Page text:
One way to get the inspiration and ideas flowing is to mix your media. I’m not talking about adding a bit of collage to your writing or adding some paint to your sculpture. What I mean is mixing the media in your head. Give your muse something to think about and churn over.
Examples of mixing media
If you are writing about a character, how would you describe them, not in words but in sound? If you are painting a picture, what word, or words, would describe it to someone who hasn’t seen it? If you are creating a sculpture what sound would it make?
Mixing the media makes you look (listen and feel) at what you are creating using a different sense. What sound is that character making? What colour is that word? What song is that image singing? What does your canvas smell like? Use words, colours, sounds and smells to describe your art. Take your art in a new direction or simply push yourself to another level in your creative journey.
So if you’re stuck, or need a little inspiration, try to mix your media. Use sounds to describe words, use words to describe images, use smells to describe shapes, use shapes to describe words, use colours to describe sounds and so on, I think you get the idea.
Have a wonderful, creative day and realise your creative potential.
Is your art really that bad?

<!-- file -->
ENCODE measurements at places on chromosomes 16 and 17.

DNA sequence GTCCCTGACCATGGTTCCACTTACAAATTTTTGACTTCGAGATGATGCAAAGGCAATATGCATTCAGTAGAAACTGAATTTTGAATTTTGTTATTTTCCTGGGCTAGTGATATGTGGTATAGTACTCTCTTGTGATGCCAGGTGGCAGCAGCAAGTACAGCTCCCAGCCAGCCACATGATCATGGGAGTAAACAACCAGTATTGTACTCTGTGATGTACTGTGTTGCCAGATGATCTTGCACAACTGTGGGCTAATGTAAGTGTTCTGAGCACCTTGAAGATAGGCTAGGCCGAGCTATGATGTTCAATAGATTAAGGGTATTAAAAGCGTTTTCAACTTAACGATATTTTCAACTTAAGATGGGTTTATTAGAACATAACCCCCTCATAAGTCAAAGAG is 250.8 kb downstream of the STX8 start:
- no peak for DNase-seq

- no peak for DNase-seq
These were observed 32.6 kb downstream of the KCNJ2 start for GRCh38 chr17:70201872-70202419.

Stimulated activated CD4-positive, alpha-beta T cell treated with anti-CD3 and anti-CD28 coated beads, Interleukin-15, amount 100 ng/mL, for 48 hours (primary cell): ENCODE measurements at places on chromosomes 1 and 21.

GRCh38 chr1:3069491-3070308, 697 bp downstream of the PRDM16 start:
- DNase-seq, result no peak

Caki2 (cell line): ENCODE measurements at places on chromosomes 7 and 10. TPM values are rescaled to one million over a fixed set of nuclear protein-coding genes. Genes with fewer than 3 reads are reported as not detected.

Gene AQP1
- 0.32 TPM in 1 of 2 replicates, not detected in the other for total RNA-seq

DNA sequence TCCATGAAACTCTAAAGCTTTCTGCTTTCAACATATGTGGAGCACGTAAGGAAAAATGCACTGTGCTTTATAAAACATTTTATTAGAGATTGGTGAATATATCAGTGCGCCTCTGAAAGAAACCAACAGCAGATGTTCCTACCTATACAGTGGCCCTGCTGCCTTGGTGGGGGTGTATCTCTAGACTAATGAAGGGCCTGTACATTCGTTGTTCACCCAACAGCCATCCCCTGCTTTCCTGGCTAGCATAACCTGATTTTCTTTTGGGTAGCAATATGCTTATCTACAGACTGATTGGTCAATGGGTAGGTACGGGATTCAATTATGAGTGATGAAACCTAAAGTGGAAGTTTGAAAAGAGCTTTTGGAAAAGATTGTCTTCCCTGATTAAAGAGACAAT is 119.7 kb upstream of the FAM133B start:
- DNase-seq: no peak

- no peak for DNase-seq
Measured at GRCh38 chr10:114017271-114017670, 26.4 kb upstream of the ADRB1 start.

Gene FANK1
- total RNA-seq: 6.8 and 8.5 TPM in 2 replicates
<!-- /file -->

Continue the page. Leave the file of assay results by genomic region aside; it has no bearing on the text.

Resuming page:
Picture it, you’re in the ‘creative’ zone, pulling together your masterpiece; pouring your soul into your art… you take a step back, look/listen to it and think, ‘that’s rubbish!’
It is easy to throw away what you’ve done because you don’t think it is good enough. Perhaps it isn’t the best that could be done, perhaps it does need some more work, perhaps it isn’t great. But it is something that you have created.
At these times, why not use the quote from John Cage to question whether it really is rubbish.
The first question I ask myself when something doesn’t seem to be beautiful is why do I think it’s not beautiful. And very shortly you discover that there is no reason.
How to prepare for a creative weekend
Are you ready? Do you have everything in order? Is the scene set for you to have the best creative weekend ever? If you are like me then probably not. However, it isn’t too late to do some simple housekeeping in order to reach that creative potential this weekend. There are three areas we can look at to make it easier for our creativity to flow.
Prepare your tools
Do you have your pens, paints and paper ready? If you want to do a little visual creating then they need to be at hand. Make sure you know where they are. It is surprising how often we get the creative urge and we don’t now where our most basic tools are.
This is true whatever creative adventure you want to take. Musicians, do you know where that jack lead or guitar pick is? Writers, do you use a dictionary? Do you know where it is? Is your pen full of ink? Is your laptop fully charged? … Where’s the charger?
Prepare your space